Sign up

Synthesis of heterogeneous copper complex catalyst for oxidation of cyclohexane using molecular oxygen.
Abstract:
Binuclear macrocyclic copper complex was synthesized and bonded ionically to the montmorillonite clay to enhance thermal stability upto 600[degrees]C. The oxidation of cyclohexane using molecular oxygen in the absence of initiators, promoters and coreactants has been studied in the temperature range 145-190[degrees]C. The overall cyclohexane conversion was 21% at 180[degrees]C and cyclohexanone, the major product with 71% selectivity. The experimental data were analyzed against kinetic scheme proposed and the rate constants determined using Genetic Algorithm.

Le complexe de cuivre macrocyclique binucleaire a ete synthetise et lie ioniquement a. l'argile de montmorillonite afin d'ameliorer la stabilite thermique jusqu'a 600[degre]C. L'oxydation du cyclohexane a l'aide d'oxygene moleculaire en l'absence d'initiateurs, de promoteurs et co-reactifs a ete etudiee dans la gamme de temperatures de 145 a 190[degre]C. La conversion globale de cyclohexane est de 21% a 189[degre]C et le cyclohexanone est le produit majeur avec une selectivite de 71%. Les donnees experimentales ont ete analysees par rapport au schema cinetique propose et les constantes de vitesse ont ete determinees avec un algorithme genetique.

Keywords: homonuclear macrocyclic complex, montmorillonite clay, complex supported catalyst, cyclohexane oxidation, Genetic Algorithm

Authors:
Anisia, K.S.
Kumar, A.
Pub Date:
12/01/2008
Publication:
Name: Canadian Journal of Chemical Engineering Publisher: Chemical Institute of Canada Audience: Academic Format: Magazine/Journal Subject: Engineering and manufacturing industries Copyright: COPYRIGHT 2008 Chemical Institute of Canada ISSN: 0008-4034
Issue:
Date: Dec, 2008 Source Volume: 86 Source Issue: 6
Accession Number:
192102122
Full Text:
INTRODUCTION

Cyclohexanone and cyclohexanol are important intermediates in the manufacture of caprolactam (serving as a monomer for nylon 6 polymer formations) and adipic acid (serving as a monomer for nylon 66 polymer formation; Berezin et al., 1966). The oxidation of cyclohexane is carried out industrially at a temperature of 150-180[degrees]C and pressure of 1.0-1.6 MPa in presence of Co salts (naphthenate, stereate, oleate) as catalyst. The cyclohexane conversion is kept low (about 3-4% per pass) as the cyclohexanol and cyclohexanone formed are more susceptible for further oxidation to C[O.sub.2] (Berezin et al., 1966; Emanuel et al., 1967). In literature, catalytic oxidation studies have also been conducted using oxidants such as hydrogen peroxide, t-butyl hydrogen peroxide (TBHP) other than molecular oxygen (Arends et al., 1997; Carvalho et al., 1997; Schuchardt et al., 2001). Catalyst systems studied other than cobalts salts are metal oxides, metal cations incorporated in inorganic matrices such as silica, alumina, zirconia, active carbon, zeolites (Lin and Weng, 1994) aluminophosphates (Sakthivel and Selvam, 2002), and CoAPO-5 catalyst. The use of carboxylic acids (except formic acid) as the solvent is necessary and the use of propionic acid gives the highest reaction rate (Steeman et al., 1961). Heterogeneous catalyst of cyclohexane exhibit leaching of active metal ions, extreme reaction conditions (2 MPa pressure and 177[degrees]C temperature), and low activity (Suresh et al., 1988a). An induction time, generally observed in the case of air oxidation of cyclohexane, is reduced by adding promoters or co-reactants such as acetaldehyde, cyclohexanone, cyclohexanol, and azobis (isobutyronitrile; AIBN; Wen et al., 1997).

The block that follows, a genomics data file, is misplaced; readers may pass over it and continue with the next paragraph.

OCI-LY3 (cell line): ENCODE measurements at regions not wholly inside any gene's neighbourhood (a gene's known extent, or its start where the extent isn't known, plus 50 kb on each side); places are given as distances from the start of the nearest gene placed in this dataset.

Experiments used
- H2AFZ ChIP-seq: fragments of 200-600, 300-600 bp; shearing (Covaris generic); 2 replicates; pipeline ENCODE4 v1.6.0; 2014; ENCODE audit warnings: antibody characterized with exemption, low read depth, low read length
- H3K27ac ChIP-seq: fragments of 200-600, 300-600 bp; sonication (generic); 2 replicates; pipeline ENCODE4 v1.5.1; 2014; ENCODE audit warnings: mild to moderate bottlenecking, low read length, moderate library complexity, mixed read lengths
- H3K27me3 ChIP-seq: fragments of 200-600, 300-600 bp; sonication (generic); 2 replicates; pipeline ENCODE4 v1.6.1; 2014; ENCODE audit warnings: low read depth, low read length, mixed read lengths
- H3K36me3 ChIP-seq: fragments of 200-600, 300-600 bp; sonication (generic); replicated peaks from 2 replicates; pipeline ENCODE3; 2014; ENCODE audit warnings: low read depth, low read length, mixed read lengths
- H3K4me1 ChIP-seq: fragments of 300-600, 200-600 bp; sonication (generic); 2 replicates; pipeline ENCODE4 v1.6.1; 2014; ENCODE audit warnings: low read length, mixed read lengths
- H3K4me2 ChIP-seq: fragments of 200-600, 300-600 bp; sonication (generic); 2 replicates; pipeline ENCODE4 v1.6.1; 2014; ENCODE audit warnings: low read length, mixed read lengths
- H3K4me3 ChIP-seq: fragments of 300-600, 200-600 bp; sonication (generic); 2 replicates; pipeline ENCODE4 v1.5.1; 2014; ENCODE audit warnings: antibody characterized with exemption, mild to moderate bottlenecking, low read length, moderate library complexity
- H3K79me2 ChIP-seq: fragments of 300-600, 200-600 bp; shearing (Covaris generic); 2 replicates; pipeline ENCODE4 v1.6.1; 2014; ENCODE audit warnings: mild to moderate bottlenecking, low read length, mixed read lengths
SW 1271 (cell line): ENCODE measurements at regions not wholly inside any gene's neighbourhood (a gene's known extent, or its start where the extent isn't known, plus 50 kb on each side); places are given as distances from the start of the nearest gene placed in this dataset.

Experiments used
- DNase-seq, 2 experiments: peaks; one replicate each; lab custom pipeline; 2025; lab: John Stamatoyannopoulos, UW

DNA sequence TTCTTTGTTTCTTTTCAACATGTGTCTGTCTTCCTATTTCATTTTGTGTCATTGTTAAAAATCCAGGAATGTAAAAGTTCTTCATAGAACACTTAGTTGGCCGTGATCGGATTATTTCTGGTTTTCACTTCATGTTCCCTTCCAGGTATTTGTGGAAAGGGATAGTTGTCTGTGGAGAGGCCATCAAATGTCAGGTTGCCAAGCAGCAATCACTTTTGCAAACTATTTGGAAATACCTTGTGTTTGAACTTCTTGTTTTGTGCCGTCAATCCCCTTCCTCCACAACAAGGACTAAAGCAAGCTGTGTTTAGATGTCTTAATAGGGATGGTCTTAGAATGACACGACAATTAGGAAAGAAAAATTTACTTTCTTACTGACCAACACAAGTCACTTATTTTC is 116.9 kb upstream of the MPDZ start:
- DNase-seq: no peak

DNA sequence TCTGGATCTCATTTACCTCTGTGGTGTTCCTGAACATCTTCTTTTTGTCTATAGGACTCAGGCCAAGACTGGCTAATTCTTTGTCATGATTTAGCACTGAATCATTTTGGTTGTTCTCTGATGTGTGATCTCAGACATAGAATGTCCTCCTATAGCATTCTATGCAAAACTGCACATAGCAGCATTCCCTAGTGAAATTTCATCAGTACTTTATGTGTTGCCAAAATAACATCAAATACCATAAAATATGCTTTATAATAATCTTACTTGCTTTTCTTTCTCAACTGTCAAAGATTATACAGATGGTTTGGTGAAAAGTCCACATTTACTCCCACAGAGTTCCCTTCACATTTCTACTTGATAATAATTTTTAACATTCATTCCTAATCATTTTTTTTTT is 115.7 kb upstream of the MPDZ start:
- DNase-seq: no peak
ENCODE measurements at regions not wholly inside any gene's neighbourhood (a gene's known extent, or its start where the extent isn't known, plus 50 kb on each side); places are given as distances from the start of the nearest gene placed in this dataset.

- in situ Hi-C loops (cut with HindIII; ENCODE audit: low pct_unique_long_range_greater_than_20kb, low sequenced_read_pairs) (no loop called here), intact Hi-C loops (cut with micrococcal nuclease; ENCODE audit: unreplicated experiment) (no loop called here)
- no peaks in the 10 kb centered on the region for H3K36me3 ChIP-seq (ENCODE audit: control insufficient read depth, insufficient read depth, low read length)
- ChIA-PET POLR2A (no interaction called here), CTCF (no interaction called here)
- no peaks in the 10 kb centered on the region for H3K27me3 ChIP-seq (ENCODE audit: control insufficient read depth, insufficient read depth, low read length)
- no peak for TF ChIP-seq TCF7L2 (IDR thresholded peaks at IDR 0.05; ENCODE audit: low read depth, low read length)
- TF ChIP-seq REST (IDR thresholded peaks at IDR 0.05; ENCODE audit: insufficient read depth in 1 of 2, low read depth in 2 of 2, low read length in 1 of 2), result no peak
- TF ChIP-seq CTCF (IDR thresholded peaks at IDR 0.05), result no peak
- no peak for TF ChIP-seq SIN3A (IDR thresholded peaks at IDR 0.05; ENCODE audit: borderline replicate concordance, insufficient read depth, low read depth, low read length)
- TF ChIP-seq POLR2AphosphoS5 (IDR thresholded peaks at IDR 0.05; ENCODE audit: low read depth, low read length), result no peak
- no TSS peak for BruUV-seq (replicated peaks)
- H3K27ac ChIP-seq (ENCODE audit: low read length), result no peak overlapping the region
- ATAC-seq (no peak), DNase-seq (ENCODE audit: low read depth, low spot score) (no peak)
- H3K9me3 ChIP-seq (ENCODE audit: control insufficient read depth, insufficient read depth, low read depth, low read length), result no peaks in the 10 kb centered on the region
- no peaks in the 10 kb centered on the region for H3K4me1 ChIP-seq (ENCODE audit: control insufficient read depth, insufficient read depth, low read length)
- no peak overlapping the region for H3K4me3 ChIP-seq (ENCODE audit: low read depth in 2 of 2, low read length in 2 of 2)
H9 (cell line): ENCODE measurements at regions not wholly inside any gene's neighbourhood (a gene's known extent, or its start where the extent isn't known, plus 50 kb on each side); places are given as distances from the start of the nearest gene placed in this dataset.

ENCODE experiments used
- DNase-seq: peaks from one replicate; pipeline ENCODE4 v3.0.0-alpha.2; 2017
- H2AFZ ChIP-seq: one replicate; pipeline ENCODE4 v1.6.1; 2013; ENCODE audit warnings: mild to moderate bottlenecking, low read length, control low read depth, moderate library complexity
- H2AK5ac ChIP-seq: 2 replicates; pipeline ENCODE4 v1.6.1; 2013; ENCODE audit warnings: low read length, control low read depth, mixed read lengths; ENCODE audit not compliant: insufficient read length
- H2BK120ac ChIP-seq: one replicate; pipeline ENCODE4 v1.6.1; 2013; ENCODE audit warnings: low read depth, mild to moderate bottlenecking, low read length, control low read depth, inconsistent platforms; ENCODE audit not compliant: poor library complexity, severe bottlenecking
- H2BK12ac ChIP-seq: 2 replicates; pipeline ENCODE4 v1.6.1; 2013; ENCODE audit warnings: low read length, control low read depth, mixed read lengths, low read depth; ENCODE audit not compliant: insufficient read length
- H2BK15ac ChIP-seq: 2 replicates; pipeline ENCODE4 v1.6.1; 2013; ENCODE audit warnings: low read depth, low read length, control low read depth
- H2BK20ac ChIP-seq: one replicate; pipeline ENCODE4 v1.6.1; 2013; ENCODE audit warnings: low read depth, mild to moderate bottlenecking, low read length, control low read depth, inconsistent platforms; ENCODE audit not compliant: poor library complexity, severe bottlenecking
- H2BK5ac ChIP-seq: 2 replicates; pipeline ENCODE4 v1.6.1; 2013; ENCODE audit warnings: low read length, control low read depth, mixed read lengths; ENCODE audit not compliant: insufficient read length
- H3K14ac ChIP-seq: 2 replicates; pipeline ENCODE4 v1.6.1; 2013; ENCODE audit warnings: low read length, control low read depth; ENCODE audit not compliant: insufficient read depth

The mechanisms (see Figure 1) suggested in the literature assume that cyclohexyl hydroperoxide (CHHP) is the intermediate formed in the presence of transition metal salts (Suresh et al., 1988b; Tolman et al., 1989; Wen et al., 1997) and is a multistage, free radical chain reaction, comprising of initiation, chain propagation, and chain termination step. Tolman et al. (1989), Spielman (1964), and Alagy et al. (1974) developed a reaction scheme consisting of 154 reactions which is impractical to analyze as it requires the determination of as many number of rate constants simultaneously with high accuracy. Hence lumped kinetic models which require lesser rate constants (Gange et al., 1981; Pohorecki et al., 1992, 2001; Ponec, 2001; Anisia and Kumar, 2007) are useful in analyzing reaction data.

[FIGURE 1 OMITTED]

In our present work, a macrocyclic binuclear monometallic copper complex has been synthesized and is ionically bonded to the zirconium pillared montmorillonite clay through ion exchange. The oxidation of cyclohexane using heterogeneous complex catalyst without solvent and cocatalyst has been studied in the temperature range 145-200[degrees]C. In this article, it is shown that the Cu-Cu Homonuclear macrocyclic complex catalyst serves as an effective catalyst for the oxidation of cyclohexane and gives faster reaction with product specificity different from Fe-Cu complex catalyst reported in our earlier work (Shul'pin, 2002).

EXPERIMENTAL STUDIES

Synthesis of CuCuL1 2([CH.sub.3]COO) [L1=[([CH.sub.3][C.sub.6][H.sub.2][(CH).sub.2] [O.sub.2][N.sub.2][C.sub.6][H.sub.4]).sub.2]] Macrocyclic Complex

The 2,6-diformyl-4-methylphenol needed for the macrocyclic complex was prepared following the procedure given in literature (Serwicka and Bahamwoski, 2004). The NMR Spectrum of the dialdehyde that we prepared shows singlets at 11.42 (phenolic), 10.2 (aldehydic), 7.74 (aromatic), and 2.36 ppm (methyl) and is consistent with the assigned structure and matches with that given in literature (Serwicka and Bahamwoski, 2004). In order to prepare the macrocyclic ligand, the 2,6-diformyl-4-methylphenol is reacted with 1,2-phenylenediamine in two stages as follows and this gives two identical N202 sites on the formed complex.

[FIGURE 2 OMITTED]

CuCuL1'